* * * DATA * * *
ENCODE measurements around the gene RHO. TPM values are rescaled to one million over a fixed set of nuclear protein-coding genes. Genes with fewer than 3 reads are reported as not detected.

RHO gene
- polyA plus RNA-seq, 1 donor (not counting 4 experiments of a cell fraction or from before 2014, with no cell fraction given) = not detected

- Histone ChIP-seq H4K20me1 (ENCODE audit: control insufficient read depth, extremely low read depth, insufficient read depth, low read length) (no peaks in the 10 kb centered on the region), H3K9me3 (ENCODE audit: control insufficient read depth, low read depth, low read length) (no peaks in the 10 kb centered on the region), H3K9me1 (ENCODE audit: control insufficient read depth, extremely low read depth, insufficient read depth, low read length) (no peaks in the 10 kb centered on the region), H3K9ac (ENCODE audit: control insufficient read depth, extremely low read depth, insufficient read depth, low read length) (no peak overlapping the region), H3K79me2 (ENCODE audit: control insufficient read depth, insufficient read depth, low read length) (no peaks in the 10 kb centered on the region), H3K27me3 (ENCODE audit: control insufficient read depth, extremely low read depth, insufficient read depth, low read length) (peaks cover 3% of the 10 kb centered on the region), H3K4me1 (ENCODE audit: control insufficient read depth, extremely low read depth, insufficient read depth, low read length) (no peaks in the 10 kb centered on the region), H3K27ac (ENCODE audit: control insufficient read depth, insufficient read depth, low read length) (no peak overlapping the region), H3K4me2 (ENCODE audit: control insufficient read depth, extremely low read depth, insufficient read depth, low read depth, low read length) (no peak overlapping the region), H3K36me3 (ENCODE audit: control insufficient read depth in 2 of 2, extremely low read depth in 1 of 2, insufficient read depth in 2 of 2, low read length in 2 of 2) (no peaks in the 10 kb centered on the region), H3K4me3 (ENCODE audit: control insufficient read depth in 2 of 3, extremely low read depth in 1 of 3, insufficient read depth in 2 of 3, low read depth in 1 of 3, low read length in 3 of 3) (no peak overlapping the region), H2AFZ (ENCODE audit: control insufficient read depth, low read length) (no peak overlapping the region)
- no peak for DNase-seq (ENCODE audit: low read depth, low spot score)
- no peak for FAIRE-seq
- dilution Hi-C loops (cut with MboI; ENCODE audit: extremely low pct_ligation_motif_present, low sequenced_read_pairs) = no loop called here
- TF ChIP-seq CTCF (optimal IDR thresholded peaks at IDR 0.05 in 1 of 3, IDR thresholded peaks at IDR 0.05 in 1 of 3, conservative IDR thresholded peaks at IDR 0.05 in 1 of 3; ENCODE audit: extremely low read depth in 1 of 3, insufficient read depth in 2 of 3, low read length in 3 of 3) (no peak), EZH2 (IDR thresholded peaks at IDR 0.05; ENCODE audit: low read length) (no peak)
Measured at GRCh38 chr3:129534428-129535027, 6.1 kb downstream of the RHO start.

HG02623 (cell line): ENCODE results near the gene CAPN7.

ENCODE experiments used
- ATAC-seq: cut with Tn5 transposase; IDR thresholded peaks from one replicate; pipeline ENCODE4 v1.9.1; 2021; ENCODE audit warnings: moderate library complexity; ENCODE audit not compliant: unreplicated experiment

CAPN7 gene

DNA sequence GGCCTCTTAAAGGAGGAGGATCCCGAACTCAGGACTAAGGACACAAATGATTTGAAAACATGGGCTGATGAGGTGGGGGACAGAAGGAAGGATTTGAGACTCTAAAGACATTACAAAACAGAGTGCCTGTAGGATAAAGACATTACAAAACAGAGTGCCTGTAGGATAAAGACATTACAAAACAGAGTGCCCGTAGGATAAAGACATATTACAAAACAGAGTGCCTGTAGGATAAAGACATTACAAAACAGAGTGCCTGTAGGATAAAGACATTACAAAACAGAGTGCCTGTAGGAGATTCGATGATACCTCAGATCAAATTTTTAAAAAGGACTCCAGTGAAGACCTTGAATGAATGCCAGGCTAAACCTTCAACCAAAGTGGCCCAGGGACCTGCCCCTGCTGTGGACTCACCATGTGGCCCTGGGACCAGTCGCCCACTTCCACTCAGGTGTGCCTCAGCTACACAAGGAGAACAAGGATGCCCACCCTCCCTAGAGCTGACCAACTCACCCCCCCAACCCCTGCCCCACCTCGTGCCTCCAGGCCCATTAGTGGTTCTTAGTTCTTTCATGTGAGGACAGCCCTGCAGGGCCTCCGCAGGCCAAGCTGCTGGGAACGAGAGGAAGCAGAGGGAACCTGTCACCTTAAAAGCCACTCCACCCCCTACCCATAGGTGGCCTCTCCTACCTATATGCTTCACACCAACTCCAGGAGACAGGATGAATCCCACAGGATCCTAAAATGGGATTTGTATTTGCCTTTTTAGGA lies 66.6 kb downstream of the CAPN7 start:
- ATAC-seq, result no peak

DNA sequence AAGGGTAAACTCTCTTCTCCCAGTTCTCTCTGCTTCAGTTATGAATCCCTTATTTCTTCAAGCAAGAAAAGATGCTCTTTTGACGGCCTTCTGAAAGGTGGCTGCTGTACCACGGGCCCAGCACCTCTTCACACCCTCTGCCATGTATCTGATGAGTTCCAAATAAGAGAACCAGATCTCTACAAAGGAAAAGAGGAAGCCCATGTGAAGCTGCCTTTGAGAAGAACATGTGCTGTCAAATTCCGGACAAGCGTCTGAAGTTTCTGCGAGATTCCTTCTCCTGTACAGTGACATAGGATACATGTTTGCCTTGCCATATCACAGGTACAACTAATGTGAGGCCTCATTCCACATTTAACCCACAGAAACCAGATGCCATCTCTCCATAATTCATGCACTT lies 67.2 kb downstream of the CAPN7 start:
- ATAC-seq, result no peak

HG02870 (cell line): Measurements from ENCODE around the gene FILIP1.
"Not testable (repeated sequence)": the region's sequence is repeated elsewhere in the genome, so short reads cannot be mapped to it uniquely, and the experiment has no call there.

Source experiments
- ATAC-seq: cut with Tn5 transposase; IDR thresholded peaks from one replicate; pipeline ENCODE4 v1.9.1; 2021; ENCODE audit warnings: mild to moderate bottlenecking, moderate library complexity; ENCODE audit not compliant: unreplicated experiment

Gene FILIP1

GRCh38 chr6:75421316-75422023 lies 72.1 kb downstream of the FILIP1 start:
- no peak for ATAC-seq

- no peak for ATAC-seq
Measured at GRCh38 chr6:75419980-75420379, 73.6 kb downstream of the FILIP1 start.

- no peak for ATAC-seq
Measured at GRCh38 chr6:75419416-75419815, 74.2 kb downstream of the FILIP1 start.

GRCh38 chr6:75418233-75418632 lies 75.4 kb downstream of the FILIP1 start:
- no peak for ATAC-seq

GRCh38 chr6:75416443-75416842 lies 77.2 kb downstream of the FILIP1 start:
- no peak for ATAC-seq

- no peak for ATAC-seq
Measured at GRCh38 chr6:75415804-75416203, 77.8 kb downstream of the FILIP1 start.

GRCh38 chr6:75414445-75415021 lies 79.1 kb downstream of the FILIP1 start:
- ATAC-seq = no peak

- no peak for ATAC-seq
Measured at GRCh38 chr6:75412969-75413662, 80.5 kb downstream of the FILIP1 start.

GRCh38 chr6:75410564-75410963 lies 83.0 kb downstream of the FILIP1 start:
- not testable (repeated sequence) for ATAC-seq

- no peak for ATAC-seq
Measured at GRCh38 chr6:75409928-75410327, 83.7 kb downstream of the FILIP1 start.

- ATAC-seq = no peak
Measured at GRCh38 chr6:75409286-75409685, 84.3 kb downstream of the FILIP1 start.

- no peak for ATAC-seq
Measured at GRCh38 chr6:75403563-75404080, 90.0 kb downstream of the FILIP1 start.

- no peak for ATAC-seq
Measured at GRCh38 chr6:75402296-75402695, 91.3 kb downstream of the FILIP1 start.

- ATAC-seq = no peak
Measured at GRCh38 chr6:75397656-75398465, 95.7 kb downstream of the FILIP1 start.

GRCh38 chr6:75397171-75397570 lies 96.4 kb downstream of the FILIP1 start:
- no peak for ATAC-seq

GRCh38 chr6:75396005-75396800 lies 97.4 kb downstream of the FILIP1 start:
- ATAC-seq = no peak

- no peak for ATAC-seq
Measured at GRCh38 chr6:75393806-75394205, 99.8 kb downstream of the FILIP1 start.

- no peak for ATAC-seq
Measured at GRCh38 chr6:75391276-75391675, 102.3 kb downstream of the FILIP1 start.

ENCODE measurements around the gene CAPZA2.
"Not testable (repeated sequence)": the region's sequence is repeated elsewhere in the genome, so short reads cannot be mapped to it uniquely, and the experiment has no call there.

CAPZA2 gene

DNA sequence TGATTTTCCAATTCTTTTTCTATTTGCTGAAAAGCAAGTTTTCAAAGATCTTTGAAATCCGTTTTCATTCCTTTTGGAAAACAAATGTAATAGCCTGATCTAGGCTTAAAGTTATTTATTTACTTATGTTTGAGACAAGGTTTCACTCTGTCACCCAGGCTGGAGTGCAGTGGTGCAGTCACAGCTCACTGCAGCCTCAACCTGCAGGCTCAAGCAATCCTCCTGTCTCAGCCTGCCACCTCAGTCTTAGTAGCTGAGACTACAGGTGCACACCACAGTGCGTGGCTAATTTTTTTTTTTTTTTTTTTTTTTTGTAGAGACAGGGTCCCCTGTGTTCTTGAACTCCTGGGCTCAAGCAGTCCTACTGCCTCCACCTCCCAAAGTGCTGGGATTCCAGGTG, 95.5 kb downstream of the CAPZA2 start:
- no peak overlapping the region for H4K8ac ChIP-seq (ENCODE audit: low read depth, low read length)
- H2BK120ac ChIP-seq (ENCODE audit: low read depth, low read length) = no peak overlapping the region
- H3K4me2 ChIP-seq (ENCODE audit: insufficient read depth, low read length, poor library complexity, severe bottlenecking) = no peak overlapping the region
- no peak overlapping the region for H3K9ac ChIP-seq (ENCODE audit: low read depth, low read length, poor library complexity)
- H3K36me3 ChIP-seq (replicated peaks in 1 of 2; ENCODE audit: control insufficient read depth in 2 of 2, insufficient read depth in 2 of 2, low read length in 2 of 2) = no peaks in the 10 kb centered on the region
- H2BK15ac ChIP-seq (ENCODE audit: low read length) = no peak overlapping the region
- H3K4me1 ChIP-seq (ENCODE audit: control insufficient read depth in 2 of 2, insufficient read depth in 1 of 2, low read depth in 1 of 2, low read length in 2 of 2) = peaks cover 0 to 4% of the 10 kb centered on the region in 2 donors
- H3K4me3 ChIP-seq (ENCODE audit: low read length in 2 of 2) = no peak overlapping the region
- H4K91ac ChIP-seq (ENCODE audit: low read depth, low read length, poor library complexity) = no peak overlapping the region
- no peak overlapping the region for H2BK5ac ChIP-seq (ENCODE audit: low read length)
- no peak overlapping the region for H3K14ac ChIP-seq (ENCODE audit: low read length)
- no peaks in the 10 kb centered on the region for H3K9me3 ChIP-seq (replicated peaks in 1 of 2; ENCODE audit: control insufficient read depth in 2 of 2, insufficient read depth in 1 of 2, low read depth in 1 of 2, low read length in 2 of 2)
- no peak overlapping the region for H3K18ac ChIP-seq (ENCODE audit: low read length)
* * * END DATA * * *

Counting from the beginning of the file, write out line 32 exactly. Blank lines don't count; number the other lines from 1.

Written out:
- no peak for ATAC-seq